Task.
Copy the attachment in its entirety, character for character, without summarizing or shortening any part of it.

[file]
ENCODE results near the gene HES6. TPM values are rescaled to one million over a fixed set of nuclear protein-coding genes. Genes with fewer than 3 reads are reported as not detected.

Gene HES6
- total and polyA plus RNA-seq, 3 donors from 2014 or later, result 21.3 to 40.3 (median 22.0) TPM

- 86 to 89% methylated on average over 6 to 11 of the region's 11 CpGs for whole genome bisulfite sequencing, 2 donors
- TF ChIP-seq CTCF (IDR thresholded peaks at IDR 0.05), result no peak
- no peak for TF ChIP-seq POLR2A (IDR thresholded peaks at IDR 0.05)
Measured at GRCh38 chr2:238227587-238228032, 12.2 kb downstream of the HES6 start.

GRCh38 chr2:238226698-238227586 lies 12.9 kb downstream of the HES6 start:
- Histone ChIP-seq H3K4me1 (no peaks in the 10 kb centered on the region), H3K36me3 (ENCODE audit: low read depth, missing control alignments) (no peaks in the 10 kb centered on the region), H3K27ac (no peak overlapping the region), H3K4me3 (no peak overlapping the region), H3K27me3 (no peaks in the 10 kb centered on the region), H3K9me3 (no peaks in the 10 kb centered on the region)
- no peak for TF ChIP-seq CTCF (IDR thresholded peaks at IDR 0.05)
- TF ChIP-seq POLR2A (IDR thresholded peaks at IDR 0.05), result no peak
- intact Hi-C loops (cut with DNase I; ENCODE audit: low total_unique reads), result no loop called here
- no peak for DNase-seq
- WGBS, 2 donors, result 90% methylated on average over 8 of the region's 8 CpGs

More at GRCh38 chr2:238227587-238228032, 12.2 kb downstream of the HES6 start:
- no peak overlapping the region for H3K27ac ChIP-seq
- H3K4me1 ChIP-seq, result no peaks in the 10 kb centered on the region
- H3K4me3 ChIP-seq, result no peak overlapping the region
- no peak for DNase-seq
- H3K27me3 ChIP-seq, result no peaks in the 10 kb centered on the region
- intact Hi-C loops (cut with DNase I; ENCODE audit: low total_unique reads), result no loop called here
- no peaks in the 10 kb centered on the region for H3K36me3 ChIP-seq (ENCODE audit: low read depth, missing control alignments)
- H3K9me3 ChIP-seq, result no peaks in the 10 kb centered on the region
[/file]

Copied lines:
ENCODE results near the gene HES6. TPM values are rescaled to one million over a fixed set of nuclear protein-coding genes. Genes with fewer than 3 reads are reported as not detected.

Gene HES6
- total and polyA plus RNA-seq, 3 donors from 2014 or later, result 21.3 to 40.3 (median 22.0) TPM

- 86 to 89% methylated on average over 6 to 11 of the region's 11 CpGs for whole genome bisulfite sequencing, 2 donors
- TF ChIP-seq CTCF (IDR thresholded peaks at IDR 0.05), result no peak
- no peak for TF ChIP-seq POLR2A (IDR thresholded peaks at IDR 0.05)
Measured at GRCh38 chr2:238227587-238228032, 12.2 kb downstream of the HES6 start.

GRCh38 chr2:238226698-238227586 lies 12.9 kb downstream of the HES6 start:
- Histone ChIP-seq H3K4me1 (no peaks in the 10 kb centered on the region), H3K36me3 (ENCODE audit: low read depth, missing control alignments) (no peaks in the 10 kb centered on the region), H3K27ac (no peak overlapping the region), H3K4me3 (no peak overlapping the region), H3K27me3 (no peaks in the 10 kb centered on the region), H3K9me3 (no peaks in the 10 kb centered on the region)
- no peak for TF ChIP-seq CTCF (IDR thresholded peaks at IDR 0.05)
- TF ChIP-seq POLR2A (IDR thresholded peaks at IDR 0.05), result no peak
- intact Hi-C loops (cut with DNase I; ENCODE audit: low total_unique reads), result no loop called here
- no peak for DNase-seq
- WGBS, 2 donors, result 90% methylated on average over 8 of the region's 8 CpGs

More at GRCh38 chr2:238227587-238228032, 12.2 kb downstream of the HES6 start:
- no peak overlapping the region for H3K27ac ChIP-seq
- H3K4me1 ChIP-seq, result no peaks in the 10 kb centered on the region
- H3K4me3 ChIP-seq, result no peak overlapping the region
- no peak for DNase-seq
- H3K27me3 ChIP-seq, result no peaks in the 10 kb centered on the region
- intact Hi-C loops (cut with DNase I; ENCODE audit: low total_unique reads), result no loop called here
- no peaks in the 10 kb centered on the region for H3K36me3 ChIP-seq (ENCODE audit: low read depth, missing control alignments)
- H3K9me3 ChIP-seq, result no peaks in the 10 kb centered on the region